It’s a Dumb Deal Anyway
Just this morning I watched AT&T ceo Randall Stephenson tell CNBC how the combination of AT&T and T-Mobile was going to result in some 5,000 call center jobs being brought back to the United States from their present overseas locations…I laughed and wondered aloud at CNBC’s willingness to allow such blatant political posturing to be presented as “news”…
An hour or so later, I laughed even harder as I read the Breaking News Headline cross my muted television screen: DOJ Files Suit to Block AT&T/ T-Mobile Merger…Guess the folks in D.C. were unimpressed by Stephenson’s gushing. Good for them.
What really blows my mind, however, is that anyone was surprised by the news that the Department of Justice has found that the merger between the largest and the fourth largest wireless providers will be anti-competitive…Yet clearly they were.
Shares in AT&T were off more than 4% immediately, and have traded as low as $28/share, down from nearly $30 pre-announcement. Guess Wall Street wasn’t paying attention all these months as we at JSI Capital Advisors warned that in order to achieve the massive $40b in long-term synergies that the parties predicted, tens of thousands of American jobs would need to be eliminated…or when we pointed out that T-Mobile had started limiting its data plan usage just a short time after the merger announcement, despite the fact that it continued to bleed subscribers…or that AT&T and Verizon Wireless already accounted for the vast majority of subscriber growth over the past several years…or that literally thousands of Americans - an unprecedented number - had filed their opposition to the merger with the FCC.
Fact is, this deal never made sense to me, not even for AT&T. $39b is a huge price to pay for a company that is losing market share, is spectrum constrained and behind in real 4G deployment (despite T-Mobile’s unabashed use of the term in its marketing since last fall). At the web site set up by the two to promote the benefits of the deal, www.mobilizeeverything.com, the company lists the “Top Ten” reasons to support the deal. In the chart below, I’ve given my gut-reaction to each point (never mind the fact that several of the ten reasons are really the same thing):
In a television commercial currently airing to promote the combination, AT&T says something to the effect that “55m Americans will get broadband wireless service” as a result of the merger. What it doesn’t adequately explain is why they wouldn’t get it anyway! The map below shows AT&T’s spectrum depth across the U.S. at the time of the merger announcement. There are precious few markets where the company has less than 30 MHz of spectrum. Take that $39b and build it out!
Furthermore, in terms of already served markets, the overlap between AT&T and T-Mobile is huge. That means one less competitor in those markets, as well as fewer retail outlets and, oh yeah, fewer jobs.
Rival wireless provider Sprint, and its investors, cheered the news—shares in Sprint and step-child Clearwire rose between 8%-13% initially. But here too, I don’t really get it. Sprint has been very vocal in its opposition to the merger, but from my point of view, an AT&T/ T-Mobile combination would have served to eliminate Sprint’s biggest competitor in the market for budget-minded and prepaid customers. And with Sprint set to get the iPhone this fall, it should be reasonably well positioned to compete with the duopolists…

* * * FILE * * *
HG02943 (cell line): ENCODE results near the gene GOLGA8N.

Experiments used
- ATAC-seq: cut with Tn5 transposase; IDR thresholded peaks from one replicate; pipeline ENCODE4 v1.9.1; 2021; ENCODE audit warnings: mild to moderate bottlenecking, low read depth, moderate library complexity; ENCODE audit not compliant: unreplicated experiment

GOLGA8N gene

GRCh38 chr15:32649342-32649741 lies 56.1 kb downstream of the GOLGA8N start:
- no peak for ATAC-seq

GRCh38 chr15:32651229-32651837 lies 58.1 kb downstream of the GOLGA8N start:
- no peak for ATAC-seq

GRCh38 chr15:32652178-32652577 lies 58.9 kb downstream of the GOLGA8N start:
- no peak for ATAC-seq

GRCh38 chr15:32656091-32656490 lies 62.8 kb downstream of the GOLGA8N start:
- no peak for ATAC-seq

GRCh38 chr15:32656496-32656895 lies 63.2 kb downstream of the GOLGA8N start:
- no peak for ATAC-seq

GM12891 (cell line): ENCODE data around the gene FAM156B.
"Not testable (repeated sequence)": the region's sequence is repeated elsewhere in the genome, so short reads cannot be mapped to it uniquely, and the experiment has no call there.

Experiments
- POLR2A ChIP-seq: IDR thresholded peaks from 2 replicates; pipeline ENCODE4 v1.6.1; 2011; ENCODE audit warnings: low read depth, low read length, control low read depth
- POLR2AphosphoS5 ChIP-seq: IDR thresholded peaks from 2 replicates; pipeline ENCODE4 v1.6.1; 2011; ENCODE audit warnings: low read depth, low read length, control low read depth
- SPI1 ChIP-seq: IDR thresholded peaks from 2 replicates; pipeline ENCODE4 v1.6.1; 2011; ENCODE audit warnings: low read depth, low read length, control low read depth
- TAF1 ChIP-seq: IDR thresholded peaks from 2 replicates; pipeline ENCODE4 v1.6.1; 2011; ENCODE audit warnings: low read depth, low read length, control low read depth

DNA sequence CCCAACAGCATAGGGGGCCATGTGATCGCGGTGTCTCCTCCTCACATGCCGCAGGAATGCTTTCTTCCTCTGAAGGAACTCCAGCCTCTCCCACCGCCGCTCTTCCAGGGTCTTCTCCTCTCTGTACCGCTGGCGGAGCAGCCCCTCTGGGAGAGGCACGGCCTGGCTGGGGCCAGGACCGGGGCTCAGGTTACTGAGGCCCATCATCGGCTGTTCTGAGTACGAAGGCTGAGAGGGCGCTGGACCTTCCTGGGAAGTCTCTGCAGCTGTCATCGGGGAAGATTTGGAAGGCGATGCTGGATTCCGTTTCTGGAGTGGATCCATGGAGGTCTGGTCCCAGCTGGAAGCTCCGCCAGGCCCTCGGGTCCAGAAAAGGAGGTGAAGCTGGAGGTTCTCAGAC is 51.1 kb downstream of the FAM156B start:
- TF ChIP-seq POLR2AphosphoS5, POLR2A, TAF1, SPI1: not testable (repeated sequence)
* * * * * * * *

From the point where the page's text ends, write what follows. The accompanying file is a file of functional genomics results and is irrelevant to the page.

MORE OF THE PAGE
And make no mistake, the wireless industry has already become a full-fledged duopoly, in practice if not officially. As I noted above, AT&T and Verizon have been taking market share away from their smaller rivals for a couple of years now…with or without T-Mobile as a standalone operator, Sprint’s challenge to grow is daunting.
AT&T “Shocked and Appalled”
AT&T posted a response to the DOJ’s suit on mobilizeeverything.com a short time after the news:
DALLAS, August 31, 2011 – The following may be attributed to Wayne Watts, AT&T Senior Executive Vice President and General Counsel:
We are surprised and disappointed by today’s action, particularly since we have met repeatedly with the Department of Justice and there was no indication from the DOJ that this action was being contemplated.
We plan to ask for an expedited hearing so the enormous benefits of this merger can be fully reviewed. The DOJ has the burden of proving alleged anti-competitive effects and we intend to vigorously contest this matter in court.
At the end of the day, we believe facts will guide any final decision and the facts are clear. This merger will:
• Help solve our nation’s spectrum exhaust situation and improve wireless service for millions.
• Allow AT&T to expand 4G LTE mobile broadband to another 55 million Americans, or 97% of the population;
• Result in billions of additional investment and tens of thousands of jobs, at a time when our nation needs them most.
We remain confident that this merger is in the best interest of consumers and our country, and the facts will prevail in court.
Based on comments made by Stephenson on CNBC this morning, including his speculation that the deal would close in the first quarter of 2012, I do believe that the company was blindsided by the news…but really, the writing was on the wall.
And that $7b in cash and spectrum that T-Mobile will get as a breakup fee when the deal doesn't happen might just give it the juice it needs to get back in the game. Maybe that was Rene Obermann’s plan all along?